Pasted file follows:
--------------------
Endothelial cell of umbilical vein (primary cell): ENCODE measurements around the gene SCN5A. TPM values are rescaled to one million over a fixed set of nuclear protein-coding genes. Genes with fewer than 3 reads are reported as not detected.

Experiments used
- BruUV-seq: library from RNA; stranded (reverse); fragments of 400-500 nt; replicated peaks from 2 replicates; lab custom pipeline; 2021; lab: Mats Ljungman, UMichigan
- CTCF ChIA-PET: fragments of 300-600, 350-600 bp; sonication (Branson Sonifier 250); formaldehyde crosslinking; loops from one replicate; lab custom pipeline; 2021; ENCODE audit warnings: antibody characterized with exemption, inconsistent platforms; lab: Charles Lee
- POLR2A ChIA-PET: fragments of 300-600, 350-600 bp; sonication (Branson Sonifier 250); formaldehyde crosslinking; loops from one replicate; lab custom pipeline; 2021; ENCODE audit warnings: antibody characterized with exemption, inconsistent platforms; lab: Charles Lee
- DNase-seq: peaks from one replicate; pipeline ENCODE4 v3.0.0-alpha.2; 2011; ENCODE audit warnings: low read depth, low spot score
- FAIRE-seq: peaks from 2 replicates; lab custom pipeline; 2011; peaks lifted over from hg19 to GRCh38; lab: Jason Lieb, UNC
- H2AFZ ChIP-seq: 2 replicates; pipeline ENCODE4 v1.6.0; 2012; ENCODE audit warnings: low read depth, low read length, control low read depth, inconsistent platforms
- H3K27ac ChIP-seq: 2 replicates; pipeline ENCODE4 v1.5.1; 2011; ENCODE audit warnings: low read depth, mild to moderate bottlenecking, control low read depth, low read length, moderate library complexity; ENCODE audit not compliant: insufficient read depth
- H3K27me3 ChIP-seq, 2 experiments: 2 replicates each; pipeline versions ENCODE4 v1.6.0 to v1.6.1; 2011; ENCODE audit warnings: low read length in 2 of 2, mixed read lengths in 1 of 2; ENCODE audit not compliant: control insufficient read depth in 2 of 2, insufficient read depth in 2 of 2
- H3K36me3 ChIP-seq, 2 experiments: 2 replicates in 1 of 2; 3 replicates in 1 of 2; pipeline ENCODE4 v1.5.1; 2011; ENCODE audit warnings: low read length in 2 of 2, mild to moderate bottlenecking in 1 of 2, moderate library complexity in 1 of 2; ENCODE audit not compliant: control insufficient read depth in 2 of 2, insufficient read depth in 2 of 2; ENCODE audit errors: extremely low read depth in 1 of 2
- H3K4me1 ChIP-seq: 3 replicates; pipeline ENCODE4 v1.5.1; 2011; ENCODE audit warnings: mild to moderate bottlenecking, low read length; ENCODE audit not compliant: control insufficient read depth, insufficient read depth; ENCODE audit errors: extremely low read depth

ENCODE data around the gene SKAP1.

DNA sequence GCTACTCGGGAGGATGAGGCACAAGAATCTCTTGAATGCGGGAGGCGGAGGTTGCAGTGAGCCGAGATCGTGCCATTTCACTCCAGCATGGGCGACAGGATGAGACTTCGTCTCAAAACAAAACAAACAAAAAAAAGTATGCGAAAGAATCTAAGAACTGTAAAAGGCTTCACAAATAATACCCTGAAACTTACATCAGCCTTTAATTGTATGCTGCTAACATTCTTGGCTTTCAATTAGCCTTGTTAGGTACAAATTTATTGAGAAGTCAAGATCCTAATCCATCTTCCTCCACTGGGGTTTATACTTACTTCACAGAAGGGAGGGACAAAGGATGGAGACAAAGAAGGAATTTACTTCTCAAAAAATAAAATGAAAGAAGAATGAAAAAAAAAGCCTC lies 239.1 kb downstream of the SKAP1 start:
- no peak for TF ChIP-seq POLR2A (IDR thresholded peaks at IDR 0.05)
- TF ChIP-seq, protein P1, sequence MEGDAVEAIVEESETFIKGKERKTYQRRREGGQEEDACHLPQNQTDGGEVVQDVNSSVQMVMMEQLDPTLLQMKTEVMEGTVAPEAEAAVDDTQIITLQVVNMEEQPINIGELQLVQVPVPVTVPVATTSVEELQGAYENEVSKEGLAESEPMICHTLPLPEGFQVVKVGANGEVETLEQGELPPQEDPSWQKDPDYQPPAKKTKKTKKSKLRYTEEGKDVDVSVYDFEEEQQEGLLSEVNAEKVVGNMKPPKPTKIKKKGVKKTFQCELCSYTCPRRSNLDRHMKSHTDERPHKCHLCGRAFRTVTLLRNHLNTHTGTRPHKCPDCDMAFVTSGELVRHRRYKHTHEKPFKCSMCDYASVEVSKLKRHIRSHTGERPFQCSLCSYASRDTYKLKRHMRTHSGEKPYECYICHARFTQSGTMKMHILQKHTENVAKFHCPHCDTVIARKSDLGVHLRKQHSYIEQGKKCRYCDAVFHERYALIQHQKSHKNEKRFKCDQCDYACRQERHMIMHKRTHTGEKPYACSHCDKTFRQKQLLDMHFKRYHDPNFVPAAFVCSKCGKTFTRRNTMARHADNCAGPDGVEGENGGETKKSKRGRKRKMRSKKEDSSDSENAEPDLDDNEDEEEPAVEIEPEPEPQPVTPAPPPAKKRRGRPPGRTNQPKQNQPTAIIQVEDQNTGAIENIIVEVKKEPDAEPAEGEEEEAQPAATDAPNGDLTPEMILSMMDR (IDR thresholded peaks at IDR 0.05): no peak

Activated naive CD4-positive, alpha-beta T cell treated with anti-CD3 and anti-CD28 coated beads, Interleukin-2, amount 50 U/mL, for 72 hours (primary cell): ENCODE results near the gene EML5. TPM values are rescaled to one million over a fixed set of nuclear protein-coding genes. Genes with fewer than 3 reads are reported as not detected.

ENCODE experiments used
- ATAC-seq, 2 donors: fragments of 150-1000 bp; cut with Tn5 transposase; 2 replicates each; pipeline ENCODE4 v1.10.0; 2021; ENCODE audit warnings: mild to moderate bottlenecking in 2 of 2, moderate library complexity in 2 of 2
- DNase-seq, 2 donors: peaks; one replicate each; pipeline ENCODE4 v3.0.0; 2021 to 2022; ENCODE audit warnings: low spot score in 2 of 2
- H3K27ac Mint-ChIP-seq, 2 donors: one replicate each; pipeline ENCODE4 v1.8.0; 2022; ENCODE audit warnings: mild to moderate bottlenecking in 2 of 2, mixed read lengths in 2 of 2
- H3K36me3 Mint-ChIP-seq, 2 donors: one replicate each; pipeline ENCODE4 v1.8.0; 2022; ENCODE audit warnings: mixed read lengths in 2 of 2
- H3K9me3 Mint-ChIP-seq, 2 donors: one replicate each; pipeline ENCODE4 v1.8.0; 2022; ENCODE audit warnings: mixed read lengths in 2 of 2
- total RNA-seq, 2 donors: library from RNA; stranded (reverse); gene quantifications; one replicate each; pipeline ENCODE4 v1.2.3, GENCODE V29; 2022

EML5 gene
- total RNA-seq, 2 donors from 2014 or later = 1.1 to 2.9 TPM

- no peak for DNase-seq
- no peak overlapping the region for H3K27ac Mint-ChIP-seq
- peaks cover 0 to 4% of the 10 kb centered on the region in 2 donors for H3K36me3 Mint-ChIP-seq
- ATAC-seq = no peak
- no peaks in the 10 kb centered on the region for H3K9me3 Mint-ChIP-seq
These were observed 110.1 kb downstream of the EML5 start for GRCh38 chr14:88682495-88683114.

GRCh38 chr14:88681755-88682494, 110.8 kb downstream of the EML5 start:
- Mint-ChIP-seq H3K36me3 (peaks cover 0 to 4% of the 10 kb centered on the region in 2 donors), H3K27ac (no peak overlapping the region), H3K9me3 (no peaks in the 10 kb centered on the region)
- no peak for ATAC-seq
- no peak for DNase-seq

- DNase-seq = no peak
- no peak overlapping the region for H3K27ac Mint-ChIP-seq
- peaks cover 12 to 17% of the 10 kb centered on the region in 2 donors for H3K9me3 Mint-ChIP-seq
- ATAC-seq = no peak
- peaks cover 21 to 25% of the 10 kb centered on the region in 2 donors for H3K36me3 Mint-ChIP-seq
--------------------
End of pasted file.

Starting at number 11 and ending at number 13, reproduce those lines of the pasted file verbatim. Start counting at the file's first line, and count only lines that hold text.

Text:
- H3K36me3 ChIP-seq, 2 experiments: 2 replicates in 1 of 2; 3 replicates in 1 of 2; pipeline ENCODE4 v1.5.1; 2011; ENCODE audit warnings: low read length in 2 of 2, mild to moderate bottlenecking in 1 of 2, moderate library complexity in 1 of 2; ENCODE audit not compliant: control insufficient read depth in 2 of 2, insufficient read depth in 2 of 2; ENCODE audit errors: extremely low read depth in 1 of 2
- H3K4me1 ChIP-seq: 3 replicates; pipeline ENCODE4 v1.5.1; 2011; ENCODE audit warnings: mild to moderate bottlenecking, low read length; ENCODE audit not compliant: control insufficient read depth, insufficient read depth; ENCODE audit errors: extremely low read depth

ENCODE data around the gene SKAP1.